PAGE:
EU officials have launched action against the UK for failing to name a new commissioner.
Each of the bloc’s 28 member states are required to nominate an EU commissioner to serve in the European Commission.
A new team, to be led by European Commission president-elect Ursula von der Leyen, is due to serve from 1 December.
However, the UK government said this week it will not nominate a UK candidate before the general election on 12 December.
The move has prompted Brussels to launch “infringement proceedings” against the UK and set a deadline of 22 November for Britain to respond.
In a statement, the European Commission revealed it had “sent a letter of formal notice to the UK for breaching its EU Treaty obligations by not suggesting a candidate for the post of EU Commissioner”.
“The UK authorities have until Friday 22 November at the latest to provide their views, “it added.
“This short time period is justified by the fact that the next commission must enter into office as soon as possible.”
In explaining the decision not to nominate a new UK commissioner prior to next month’s general election, a UK official stated that “pre-election guidance states the UK should not normally make nominations for international appointments during this period”.
It is understood the government does not intend to prevent the EU proceeding with the formation of a new commission, but is acting in line with long-standing pre-election advice agreed by Cabinet Secretary Mark Sedwill.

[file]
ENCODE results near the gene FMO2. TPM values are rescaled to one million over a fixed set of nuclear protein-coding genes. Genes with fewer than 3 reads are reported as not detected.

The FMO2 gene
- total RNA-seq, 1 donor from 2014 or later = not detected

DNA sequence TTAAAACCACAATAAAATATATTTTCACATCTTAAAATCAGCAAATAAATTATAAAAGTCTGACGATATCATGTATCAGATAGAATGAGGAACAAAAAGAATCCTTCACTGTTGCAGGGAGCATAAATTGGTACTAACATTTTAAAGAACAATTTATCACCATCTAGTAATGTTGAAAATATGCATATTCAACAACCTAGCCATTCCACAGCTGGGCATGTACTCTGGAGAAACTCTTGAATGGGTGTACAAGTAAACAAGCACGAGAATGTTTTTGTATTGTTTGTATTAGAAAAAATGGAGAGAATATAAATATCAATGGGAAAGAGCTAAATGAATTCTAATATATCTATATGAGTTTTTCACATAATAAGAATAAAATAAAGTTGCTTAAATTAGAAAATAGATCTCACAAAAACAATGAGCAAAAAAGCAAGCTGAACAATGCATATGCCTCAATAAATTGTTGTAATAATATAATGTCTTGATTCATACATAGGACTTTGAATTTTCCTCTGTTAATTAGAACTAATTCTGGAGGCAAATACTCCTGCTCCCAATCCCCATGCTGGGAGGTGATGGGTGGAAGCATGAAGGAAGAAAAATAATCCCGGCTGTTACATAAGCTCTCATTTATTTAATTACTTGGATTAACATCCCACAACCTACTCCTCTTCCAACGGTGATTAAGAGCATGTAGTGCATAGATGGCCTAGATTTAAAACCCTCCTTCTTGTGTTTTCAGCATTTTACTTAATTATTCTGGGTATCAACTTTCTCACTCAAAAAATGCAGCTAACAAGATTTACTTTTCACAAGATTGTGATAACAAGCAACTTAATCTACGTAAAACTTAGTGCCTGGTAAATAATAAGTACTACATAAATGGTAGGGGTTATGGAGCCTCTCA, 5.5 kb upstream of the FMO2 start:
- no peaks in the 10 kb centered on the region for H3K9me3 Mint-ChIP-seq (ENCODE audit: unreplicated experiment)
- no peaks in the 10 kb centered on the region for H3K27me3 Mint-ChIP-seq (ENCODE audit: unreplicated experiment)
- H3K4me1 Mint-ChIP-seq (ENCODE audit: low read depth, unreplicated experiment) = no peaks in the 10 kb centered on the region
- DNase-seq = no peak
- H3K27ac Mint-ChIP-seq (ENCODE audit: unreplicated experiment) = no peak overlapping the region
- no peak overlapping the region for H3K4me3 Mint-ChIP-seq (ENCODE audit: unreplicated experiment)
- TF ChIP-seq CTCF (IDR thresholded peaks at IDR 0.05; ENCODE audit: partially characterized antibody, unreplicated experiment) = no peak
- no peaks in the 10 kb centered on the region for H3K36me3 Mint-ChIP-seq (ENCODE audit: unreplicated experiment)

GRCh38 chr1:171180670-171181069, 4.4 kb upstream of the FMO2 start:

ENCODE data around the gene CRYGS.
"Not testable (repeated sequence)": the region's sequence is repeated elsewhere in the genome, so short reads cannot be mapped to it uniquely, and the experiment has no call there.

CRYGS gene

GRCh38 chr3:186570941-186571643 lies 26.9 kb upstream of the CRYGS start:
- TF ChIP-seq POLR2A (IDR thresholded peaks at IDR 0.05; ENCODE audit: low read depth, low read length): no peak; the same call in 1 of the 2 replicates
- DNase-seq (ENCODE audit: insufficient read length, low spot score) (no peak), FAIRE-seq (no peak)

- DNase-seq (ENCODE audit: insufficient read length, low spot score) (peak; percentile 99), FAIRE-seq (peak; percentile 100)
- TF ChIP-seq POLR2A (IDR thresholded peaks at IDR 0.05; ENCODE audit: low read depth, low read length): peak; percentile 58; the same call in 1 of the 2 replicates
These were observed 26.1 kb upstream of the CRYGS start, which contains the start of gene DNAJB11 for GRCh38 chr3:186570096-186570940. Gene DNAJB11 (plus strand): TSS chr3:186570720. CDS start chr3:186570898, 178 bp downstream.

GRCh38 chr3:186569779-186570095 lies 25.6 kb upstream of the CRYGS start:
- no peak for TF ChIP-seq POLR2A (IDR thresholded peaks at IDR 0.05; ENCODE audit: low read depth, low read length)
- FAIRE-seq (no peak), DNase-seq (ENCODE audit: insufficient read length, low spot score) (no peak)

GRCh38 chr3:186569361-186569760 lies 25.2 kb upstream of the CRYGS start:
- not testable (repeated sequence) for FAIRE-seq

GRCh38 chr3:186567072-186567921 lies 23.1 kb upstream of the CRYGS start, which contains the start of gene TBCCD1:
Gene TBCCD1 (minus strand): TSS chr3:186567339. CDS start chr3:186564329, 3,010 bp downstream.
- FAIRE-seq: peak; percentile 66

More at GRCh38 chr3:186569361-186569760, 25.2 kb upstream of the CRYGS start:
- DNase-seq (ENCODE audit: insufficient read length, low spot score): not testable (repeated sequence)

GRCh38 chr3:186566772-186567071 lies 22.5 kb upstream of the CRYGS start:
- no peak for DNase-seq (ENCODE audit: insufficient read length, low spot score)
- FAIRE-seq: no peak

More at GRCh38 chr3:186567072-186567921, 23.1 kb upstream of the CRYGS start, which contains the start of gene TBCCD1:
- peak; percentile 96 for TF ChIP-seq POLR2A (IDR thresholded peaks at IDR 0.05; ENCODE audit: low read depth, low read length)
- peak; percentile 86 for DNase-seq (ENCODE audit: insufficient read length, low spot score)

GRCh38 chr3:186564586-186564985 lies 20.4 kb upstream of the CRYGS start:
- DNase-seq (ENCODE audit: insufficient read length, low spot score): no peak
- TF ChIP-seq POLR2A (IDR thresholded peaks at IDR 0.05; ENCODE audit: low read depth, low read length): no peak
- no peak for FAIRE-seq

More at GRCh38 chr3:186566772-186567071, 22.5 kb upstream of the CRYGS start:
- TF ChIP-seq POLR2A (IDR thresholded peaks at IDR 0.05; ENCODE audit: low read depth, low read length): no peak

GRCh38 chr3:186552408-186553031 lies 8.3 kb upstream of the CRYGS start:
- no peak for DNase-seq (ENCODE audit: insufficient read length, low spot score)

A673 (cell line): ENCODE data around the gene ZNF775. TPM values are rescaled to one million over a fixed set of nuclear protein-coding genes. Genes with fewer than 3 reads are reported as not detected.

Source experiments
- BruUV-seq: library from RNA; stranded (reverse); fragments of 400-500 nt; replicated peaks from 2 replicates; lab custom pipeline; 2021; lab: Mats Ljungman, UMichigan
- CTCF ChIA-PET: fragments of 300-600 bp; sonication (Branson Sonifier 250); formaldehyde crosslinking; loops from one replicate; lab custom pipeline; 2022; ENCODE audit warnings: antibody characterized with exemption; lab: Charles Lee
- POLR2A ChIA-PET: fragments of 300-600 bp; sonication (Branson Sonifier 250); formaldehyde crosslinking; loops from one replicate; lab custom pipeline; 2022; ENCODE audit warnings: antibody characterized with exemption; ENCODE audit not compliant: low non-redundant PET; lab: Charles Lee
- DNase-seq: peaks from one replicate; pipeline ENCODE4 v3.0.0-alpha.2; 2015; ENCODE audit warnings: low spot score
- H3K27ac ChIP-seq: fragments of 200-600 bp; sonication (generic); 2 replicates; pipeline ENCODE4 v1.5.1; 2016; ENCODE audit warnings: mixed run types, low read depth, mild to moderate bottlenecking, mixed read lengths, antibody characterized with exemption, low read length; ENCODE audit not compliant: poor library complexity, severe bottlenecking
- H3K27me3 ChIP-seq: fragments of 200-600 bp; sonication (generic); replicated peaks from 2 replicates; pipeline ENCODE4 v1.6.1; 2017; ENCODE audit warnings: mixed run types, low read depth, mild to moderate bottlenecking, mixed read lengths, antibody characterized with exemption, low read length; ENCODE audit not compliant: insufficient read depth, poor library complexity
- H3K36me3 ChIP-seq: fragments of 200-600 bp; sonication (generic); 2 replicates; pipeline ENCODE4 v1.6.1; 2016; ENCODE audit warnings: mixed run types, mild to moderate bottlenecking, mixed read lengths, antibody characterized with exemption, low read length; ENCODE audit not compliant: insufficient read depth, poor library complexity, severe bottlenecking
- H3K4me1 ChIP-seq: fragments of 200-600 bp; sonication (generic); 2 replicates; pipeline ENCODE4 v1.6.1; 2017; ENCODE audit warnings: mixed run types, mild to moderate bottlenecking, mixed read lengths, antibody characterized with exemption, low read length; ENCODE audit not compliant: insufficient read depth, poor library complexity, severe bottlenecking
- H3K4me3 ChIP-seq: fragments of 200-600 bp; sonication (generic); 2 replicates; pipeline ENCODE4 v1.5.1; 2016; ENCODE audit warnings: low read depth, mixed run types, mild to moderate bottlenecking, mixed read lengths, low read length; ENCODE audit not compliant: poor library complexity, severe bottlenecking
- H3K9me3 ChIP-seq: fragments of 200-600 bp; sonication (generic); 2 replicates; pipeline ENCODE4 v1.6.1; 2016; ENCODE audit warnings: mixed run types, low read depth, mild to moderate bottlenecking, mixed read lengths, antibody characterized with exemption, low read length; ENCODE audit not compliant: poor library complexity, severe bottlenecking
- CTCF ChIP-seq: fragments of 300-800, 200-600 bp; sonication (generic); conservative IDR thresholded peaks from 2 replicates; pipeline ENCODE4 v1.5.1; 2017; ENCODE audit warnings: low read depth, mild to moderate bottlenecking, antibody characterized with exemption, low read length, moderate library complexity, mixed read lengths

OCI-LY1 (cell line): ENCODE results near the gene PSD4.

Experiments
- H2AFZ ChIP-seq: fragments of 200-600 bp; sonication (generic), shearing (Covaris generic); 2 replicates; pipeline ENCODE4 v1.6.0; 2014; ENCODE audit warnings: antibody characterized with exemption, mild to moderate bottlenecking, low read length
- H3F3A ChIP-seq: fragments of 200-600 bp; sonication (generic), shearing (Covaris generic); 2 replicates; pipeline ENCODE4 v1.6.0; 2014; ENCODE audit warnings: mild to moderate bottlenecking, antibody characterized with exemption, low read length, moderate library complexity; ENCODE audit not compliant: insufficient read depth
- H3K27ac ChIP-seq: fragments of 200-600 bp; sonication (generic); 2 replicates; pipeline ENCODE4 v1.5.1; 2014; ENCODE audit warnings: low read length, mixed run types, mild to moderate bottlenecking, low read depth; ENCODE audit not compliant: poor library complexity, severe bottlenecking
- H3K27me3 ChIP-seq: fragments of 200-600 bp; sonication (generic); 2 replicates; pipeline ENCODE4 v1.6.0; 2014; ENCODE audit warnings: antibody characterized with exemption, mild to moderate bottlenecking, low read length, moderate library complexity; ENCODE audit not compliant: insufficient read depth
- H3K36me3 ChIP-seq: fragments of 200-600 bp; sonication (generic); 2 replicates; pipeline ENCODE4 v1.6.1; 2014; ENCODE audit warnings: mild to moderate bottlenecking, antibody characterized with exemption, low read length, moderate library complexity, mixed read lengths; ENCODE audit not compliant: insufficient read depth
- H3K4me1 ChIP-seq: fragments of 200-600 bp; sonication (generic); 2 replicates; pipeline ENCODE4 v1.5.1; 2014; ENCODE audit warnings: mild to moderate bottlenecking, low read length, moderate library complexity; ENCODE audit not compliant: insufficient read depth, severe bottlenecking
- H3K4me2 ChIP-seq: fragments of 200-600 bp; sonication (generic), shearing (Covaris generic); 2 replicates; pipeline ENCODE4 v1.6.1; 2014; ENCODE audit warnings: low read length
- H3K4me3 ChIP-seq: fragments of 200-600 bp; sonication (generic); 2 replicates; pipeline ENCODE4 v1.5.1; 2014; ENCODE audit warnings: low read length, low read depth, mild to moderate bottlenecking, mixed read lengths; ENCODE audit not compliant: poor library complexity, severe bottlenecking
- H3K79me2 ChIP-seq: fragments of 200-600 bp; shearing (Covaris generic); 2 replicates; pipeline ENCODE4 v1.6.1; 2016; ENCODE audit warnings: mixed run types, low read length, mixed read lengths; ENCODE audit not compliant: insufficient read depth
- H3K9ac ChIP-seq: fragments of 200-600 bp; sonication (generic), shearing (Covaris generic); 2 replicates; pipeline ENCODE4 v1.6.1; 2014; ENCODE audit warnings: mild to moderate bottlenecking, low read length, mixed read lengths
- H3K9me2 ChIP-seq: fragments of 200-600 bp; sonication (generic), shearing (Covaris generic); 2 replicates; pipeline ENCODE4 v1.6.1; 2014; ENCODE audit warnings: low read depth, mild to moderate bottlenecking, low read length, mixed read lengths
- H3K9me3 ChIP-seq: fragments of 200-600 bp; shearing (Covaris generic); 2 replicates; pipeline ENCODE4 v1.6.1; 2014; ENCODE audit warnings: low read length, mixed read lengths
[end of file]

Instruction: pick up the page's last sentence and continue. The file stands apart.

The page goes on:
However, the EU disputed the UK’s suggestion that the upcoming general election should prevent the nomination of a new commissioner.
It stated: “The European Commission recalls that, in accordance with established EU case-law, a member state may not invoke provisions prevailing in its domestic legal system to justify failure to observe obligations arising under Union law. “
Under the terms of the latest delay to the UK’s departure from the EU – as a result of Prime Minister Boris Johnson’s request for a fresh three-month extension to the Article 50 negotiating period – the UK agreed to an obligation for nominating a candidate for a new commissioner.
Last week, the prime minister’s spokesman said the UK would “meet its legal obligations “with regards to naming a new commissioner, despite Mr Johnson’s previous vow not to nominate a new commissioner.
In July, during his first address to the House of Commons as prime min ister, Mr Johnson told MPs: “We will not nominate a UK commissioner for the new commission taking office on 1 December – under no circumstances – although clearly that is not intended to stop the EU appointing a new commission.”
Ms von der Leyen’s new commission has already been beset by problems after the European Parliament overwhelmingly rejected Sylvie Goulard as France’s nominee, in an embarassment for French President Emmanuel Macron.
Ms von der Leyen , who will replace outgoing commission president Jean-Claude Juncker, was also forced to alter the title of a new commissioner post, from “Protecting our European way of life” to “Promoting our European way of life”.
It followed criticism that the original title was offensive and a “dog-whistle” more akin to language used by far-right groups.